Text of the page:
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State v. Torres

Supreme Court of Kansas

July 6, 2018

State of Kansas, Appellee,
v.
Seth Torres, Appellant.

         SYLLABUS

         1. The ultimate touchstone of the Fourth Amendment to the United States Constitution is reasonableness. A search undertaken by law enforcement officials to discover evidence of criminal wrongdoing generally requires the obtaining of a judicial warrant. If law enforcement officers do not have a warrant, a search is reasonable only if it falls within a specific exception to the warrant requirement.

         2. The State carries the burden to justify a warrantless search.

         3. The Kansas Supreme Court generally does not consider issues not raised in a petition for review or cross-petition.

         4. Under Arizona v. Gant, 556 U.S. 332, 129 S.Ct. 1710, 173 L.Ed.2d 485 (2009), law enforcement officers can conduct a warrantless search of an automobile incident to arrest in two specific circumstances: when the arrestee is unsecured and within reaching distance of the passenger compartment at the time of the search (the officer-safety justification) or when it is reasonable to believe evidence relevant to the crime of arrest might be in the vehicle (the evidence-preservation justification). Gant also recognizes officers may rely on other exceptions to the warrant requirement to conduct an automobile search.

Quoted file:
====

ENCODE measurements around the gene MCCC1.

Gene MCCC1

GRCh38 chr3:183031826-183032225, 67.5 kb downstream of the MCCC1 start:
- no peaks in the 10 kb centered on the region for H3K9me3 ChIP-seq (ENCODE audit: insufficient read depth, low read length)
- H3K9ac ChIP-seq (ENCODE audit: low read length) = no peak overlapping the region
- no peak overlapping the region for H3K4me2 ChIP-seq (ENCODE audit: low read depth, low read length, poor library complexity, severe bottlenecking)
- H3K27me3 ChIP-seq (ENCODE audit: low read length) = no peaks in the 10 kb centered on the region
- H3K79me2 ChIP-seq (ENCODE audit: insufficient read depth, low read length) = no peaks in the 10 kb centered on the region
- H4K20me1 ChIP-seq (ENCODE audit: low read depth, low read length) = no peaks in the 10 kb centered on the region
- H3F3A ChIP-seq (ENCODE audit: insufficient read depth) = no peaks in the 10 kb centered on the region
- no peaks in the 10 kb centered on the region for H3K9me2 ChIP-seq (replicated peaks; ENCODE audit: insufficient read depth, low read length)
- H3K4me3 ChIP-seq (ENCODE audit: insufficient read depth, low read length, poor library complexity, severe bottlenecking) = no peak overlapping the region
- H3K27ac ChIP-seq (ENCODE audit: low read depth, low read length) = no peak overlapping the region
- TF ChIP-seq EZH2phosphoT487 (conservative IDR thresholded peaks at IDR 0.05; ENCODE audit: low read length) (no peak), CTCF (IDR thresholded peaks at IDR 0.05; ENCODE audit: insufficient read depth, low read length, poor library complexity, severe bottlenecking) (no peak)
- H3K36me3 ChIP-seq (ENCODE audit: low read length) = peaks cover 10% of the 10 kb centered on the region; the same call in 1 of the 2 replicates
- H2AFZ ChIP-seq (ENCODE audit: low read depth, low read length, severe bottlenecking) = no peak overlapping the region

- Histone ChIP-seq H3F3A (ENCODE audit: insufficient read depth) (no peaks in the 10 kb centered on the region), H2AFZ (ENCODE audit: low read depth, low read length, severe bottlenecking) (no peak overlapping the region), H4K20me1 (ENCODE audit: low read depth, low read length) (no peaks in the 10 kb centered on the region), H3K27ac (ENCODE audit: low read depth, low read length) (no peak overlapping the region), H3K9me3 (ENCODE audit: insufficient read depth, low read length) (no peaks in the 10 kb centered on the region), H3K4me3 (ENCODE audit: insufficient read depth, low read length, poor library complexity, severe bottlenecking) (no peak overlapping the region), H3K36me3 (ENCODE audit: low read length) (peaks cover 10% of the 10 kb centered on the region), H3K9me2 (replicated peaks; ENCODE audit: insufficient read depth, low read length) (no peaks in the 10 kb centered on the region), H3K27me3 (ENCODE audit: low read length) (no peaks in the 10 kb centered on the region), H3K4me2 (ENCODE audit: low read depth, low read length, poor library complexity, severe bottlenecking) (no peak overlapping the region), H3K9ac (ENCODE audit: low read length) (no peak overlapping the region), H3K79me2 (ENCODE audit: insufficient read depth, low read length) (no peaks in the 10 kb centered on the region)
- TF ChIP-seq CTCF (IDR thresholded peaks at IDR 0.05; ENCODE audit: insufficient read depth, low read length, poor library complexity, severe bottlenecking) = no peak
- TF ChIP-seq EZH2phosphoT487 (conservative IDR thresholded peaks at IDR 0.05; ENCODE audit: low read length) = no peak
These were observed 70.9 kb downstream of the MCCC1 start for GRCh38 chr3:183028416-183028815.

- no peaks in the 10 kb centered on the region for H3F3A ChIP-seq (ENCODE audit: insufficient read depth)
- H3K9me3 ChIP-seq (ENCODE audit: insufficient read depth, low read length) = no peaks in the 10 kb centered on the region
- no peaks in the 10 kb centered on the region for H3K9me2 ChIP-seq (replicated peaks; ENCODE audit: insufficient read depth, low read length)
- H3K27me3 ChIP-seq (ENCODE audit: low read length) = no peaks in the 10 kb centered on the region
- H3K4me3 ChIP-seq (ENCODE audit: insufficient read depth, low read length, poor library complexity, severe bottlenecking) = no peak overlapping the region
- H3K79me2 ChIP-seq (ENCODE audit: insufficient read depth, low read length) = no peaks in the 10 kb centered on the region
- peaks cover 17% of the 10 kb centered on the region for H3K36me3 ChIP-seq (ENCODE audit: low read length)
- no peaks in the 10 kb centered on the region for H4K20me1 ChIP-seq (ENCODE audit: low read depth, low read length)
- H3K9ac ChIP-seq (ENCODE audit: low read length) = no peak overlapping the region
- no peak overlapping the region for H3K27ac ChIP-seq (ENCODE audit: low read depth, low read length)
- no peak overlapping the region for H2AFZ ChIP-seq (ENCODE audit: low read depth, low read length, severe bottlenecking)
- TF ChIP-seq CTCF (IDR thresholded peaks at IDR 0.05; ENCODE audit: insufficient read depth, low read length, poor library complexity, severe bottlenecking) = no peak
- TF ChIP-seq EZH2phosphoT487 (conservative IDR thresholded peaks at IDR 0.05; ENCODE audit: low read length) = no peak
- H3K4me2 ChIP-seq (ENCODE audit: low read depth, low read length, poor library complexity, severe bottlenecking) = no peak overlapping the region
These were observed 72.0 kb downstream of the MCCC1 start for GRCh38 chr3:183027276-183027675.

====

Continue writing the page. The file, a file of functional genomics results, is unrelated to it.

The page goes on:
5. Under Gant's officer-safety circumstance, law enforcement officers may search the passenger area and any containers in it after an arrest, but only when officers have not yet secured a passenger who remains within reaching distance of the passenger area at the time of the search.

         6. Under Gant's evidence-preservation justification, the circumstances unique to the vehicle context justify a search incident to a lawful arrest when it is reasonable to believe evidence relevant to the crime of arrest might be in the vehicle.

         7. When a criminal defendant challenges the sufficiency of evidence, appellate courts review the evidence in a light most favorable to the State to determine whether a rational fact-finder could have found the defendant guilty beyond a reasonable doubt. In making a sufficiency determination, the appellate court does not reweigh evidence, resolve evidentiary conflicts, or make determinations about witness credibility.

          8. K.S.A. 2017 Supp. 21-5707(a)(1) provides that the illegal use of a communication facility means knowingly or intentionally using a communication facility, such as a cell phone, to commit a drug crime.

         9. Use of a communication facility occurs at both ends of a communication-that is, whether an individual initiates or receives the communication.

         10. Venue to prosecute an alleged drug dealer for the crime of unlawful use of a communication facility is proper in the county where a potential drug purchaser initiates a telephone call to the dealer if the dealer knows the location of the caller and intentionally uses the communication to facilitate the sale of drugs.